La reconnaissance des espèces basée sur l’ADN : applications, perspectives et défis en milieu continental terrestre

Hélène LE BORGNE & Christophe BOUGET

fr Naturae 2024 (3) - Pages 31-67

Published on 14 February 2024

Biodiversity and species monitoring with species recognition based on DNA: perspectives and challenges in continental terrestrial environments.

In response to ongoing global changes, the challenge of monitoring the dynamics of biodiversity is growing and leads to a strong demand for rapid and detailed assessments of changes in biodiversity. Molecular identification of species is increasingly used to replace or complement more traditional ecological monitoring methods. Metabarcoding is considered a tool for inventorying, learning about biology (predators, prey, pollinators, etc.) and even discovering the history of ecosystems. It can generate biodiversity data quickly, accurately and reliably on a wide range of organisms. This type of methodology is particularly interesting for monitoring systems lacking the expertise to distinguish the many species of hyper diverse groups such as insects or those that are difficult to survey. Species recognition based on DNA from environmental samples (eDNA), such as water, sediments, soil, air, or various biotic materials, has a wide range of applications. Because of its non-invasive and non-destructive nature, these approaches are important for the ethical assessment of biodiversity. Researchers are increasingly incorporating eDNA into their biomonitoring studies because of its accuracy and ease of deployment. In this paper, we provide an overview of the scopes of DNA-based methods for biodiversity monitoring, data acquisition methods, data processing for species classification, and discuss the challenges inherent in each of these steps.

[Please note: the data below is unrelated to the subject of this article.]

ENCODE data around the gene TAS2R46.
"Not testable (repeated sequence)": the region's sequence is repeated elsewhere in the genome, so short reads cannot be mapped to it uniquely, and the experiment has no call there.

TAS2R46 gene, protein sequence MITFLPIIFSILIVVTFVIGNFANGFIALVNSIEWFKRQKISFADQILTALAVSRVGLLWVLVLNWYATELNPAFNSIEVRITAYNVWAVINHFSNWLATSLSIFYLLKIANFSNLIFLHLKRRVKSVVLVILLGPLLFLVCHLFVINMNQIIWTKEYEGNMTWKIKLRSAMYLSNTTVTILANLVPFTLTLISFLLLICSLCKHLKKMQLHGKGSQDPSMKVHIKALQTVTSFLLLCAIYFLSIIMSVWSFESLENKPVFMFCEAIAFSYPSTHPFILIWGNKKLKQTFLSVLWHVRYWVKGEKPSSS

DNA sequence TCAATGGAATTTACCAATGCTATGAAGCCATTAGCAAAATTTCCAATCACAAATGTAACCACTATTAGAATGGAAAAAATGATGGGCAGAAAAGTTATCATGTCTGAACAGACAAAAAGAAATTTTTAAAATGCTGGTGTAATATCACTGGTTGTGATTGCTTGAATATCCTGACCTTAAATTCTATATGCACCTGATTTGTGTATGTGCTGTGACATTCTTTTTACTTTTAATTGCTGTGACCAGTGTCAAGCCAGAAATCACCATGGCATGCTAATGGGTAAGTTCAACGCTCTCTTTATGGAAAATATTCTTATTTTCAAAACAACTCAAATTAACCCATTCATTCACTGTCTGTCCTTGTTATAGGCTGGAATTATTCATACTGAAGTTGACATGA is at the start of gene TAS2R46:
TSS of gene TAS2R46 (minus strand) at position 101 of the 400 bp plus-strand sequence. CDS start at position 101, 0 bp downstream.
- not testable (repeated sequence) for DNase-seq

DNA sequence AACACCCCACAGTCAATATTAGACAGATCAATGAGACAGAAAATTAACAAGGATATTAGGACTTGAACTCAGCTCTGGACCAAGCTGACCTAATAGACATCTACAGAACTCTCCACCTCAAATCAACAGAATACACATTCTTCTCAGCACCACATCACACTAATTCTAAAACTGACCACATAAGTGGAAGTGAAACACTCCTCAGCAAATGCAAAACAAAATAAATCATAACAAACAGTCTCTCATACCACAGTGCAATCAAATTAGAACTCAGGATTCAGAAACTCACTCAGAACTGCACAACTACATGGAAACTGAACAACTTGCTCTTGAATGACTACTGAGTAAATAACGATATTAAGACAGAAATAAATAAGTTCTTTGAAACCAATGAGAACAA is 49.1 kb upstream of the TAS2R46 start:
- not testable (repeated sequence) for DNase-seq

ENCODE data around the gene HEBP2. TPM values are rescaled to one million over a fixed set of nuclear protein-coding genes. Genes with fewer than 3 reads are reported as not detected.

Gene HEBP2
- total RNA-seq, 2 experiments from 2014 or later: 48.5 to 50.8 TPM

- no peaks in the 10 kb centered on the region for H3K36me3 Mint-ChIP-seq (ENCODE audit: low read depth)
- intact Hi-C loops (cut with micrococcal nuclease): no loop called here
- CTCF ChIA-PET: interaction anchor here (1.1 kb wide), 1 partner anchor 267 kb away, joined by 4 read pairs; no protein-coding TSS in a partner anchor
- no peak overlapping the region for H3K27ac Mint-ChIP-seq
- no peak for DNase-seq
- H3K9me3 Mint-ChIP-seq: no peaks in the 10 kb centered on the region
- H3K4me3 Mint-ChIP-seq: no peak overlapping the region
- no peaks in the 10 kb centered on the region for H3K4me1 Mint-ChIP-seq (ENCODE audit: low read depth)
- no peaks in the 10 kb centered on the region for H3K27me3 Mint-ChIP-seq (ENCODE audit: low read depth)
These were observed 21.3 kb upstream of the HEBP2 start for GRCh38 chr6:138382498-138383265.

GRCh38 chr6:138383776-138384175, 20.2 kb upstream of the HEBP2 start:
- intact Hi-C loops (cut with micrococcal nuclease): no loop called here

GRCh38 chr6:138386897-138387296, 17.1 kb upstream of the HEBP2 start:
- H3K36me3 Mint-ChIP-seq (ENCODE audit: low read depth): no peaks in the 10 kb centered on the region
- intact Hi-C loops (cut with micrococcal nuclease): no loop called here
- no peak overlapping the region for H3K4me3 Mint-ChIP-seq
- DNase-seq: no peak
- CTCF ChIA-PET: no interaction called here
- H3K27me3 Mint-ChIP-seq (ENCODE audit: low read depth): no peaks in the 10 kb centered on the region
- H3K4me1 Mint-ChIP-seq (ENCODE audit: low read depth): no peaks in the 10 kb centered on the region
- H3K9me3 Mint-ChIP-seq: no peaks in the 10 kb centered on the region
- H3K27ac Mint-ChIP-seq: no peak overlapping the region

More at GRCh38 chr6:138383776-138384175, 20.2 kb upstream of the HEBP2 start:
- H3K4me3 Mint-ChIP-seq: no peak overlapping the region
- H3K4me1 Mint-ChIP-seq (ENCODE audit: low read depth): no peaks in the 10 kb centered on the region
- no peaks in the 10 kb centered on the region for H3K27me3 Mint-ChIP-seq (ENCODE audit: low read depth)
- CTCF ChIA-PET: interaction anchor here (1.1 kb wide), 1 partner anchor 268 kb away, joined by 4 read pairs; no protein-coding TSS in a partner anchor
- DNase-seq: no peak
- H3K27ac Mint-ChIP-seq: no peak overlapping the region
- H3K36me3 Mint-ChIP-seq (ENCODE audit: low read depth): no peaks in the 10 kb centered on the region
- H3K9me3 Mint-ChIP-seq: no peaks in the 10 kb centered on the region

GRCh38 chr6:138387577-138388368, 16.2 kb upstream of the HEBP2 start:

Biodiversity monitoriring, metabarcoding, environmental DNA, species biology

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